Written by Michael Weissman
Thursday, May 19th, 2022
For some people, the current Canadian real estate market might induce feelings of anxiety or uncertainty. For others, it may represent opportunity or added security. In reality, there's no one-size-fits-all strategy for Canadians who are thinking of entering the real estate market and purchasing a home.
Things have gotten interesting, though. Given recent inflation, coupled with historically low mortgage rates and exodus from major cities, the real estate markets across the country have left many wondering if now is the right time to make a move.
We asked two sources several burning questions Canadians may have about buying a home.
George Kibalian is the Senior Manager of retail lending at Tangerine Bank, with more than 18 years experience in the world of mortgages and financial institutions.
Vincent Vommaro has worked as a realtor for the past 12 years, servicing the regions of Toronto, York Region, Simcoe and surrounding areas. He decided to become an agent after being disappointed in his experience with selling his own home. “I wanted to become the professional that I expected," he says.
1. Given the current market and future projections, will I ever be able to afford a home?
Kibalian: It depends. Where do you want to live? Are you willing to live outside a major city? Post-pandemic, will you be able to work remotely for the majority of the time? Are you ok with a “starter" home like a condo or a townhouse?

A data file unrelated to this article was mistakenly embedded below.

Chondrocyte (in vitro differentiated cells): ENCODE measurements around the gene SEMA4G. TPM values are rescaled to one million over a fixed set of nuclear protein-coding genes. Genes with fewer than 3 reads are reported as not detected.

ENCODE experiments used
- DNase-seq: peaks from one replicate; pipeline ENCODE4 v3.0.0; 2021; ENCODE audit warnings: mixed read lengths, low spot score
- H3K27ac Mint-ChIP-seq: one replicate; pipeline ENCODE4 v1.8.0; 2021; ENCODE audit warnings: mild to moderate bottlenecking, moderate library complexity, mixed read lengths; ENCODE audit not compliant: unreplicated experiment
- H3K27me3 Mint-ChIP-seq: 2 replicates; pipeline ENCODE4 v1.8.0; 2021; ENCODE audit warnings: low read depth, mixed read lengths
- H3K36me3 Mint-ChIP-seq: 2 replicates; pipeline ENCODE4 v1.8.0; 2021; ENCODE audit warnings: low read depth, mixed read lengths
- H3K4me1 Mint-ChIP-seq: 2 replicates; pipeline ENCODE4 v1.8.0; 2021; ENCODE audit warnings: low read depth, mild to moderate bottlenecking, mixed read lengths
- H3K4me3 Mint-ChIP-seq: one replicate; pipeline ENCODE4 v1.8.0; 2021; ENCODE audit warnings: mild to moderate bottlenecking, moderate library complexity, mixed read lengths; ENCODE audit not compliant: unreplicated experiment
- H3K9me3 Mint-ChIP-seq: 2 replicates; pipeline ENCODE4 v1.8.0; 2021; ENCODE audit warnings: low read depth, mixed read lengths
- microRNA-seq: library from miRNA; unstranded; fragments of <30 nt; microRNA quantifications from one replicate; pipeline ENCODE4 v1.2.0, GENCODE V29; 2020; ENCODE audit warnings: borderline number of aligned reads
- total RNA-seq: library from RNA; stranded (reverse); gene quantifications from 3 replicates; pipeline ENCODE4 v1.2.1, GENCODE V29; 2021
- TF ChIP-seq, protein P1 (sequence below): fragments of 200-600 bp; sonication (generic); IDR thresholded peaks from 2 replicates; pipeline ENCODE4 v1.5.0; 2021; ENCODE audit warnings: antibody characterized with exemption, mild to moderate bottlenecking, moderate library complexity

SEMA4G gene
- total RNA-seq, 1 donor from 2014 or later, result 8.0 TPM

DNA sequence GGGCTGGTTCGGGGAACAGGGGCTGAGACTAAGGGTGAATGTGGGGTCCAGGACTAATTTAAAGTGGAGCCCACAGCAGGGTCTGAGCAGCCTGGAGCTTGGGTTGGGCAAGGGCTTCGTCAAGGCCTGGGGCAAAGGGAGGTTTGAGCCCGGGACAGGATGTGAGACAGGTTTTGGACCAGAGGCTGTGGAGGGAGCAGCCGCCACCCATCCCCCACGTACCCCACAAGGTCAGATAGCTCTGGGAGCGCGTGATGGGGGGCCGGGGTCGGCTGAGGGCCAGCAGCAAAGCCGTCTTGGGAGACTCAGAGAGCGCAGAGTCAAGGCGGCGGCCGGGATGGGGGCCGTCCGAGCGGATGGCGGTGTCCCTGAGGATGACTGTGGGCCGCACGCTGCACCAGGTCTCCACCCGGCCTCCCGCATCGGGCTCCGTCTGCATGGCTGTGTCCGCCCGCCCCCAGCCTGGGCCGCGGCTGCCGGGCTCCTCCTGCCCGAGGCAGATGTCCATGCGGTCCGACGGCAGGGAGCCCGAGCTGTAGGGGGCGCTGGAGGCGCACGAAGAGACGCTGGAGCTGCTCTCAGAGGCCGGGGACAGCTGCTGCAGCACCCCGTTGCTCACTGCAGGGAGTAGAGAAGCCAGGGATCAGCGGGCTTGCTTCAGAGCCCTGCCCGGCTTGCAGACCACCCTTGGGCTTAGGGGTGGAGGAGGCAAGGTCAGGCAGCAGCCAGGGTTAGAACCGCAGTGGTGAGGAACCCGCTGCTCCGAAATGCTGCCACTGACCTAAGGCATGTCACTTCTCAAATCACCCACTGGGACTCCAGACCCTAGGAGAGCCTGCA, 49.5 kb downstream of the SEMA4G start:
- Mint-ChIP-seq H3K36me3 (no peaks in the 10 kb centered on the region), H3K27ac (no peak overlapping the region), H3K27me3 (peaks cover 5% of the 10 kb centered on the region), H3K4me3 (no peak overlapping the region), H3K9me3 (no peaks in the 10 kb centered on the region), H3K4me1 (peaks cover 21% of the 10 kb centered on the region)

If you have an annual net income of at least $100,000 you could potentially afford a mortgage amount of $427,000. If you have a down payment of $50,000, you could probably afford a home of $477,000. So a $427,000 Mortgage + $50,000 Down Payment = a Purchase price of $477,000. There's always more room for optimism if you are able to reduce or pay off any debts such as credit cards, car loans etc.
What can you get for $477,000 around Toronto or Vancouver? Maybe a small condo. $477,000 outside the city (two hours in any direction) may get you a detached home or a new condo/Townhouse.
Vommaro: Home affordability is always a hot topic and it's all relative. Homebuyers were asking themselves the same questions five years ago, or even 20 years ago. The key thing to focus on is the affordability of the mortgage payment. When you compare it to the current rental market, it still makes a lot of sense to own now vs waiting for the proverbial sky to fall.
2. Is now a good time to buy a house?
Kibalian: It depends if you have the ability to purchase a home that makes sense and is comfortably within your means. You always have different options and considerations later on to keep things flexible, like refinancing or flipping your home. Always keep in mind the realities of the current market.
3. What could rising interest rates mean for me?
Kibalian: When you apply for a mortgage, the banks will use a stress test rate of the higher of contract rate + 2% or 5.25%, to make sure your income can meet the pressure of a rate increase. As long as rates don't surpass the current stress test rate, raising the rates will not impact the amount of mortgage you can afford. However, a rate increase will impact your budget if you buy a home.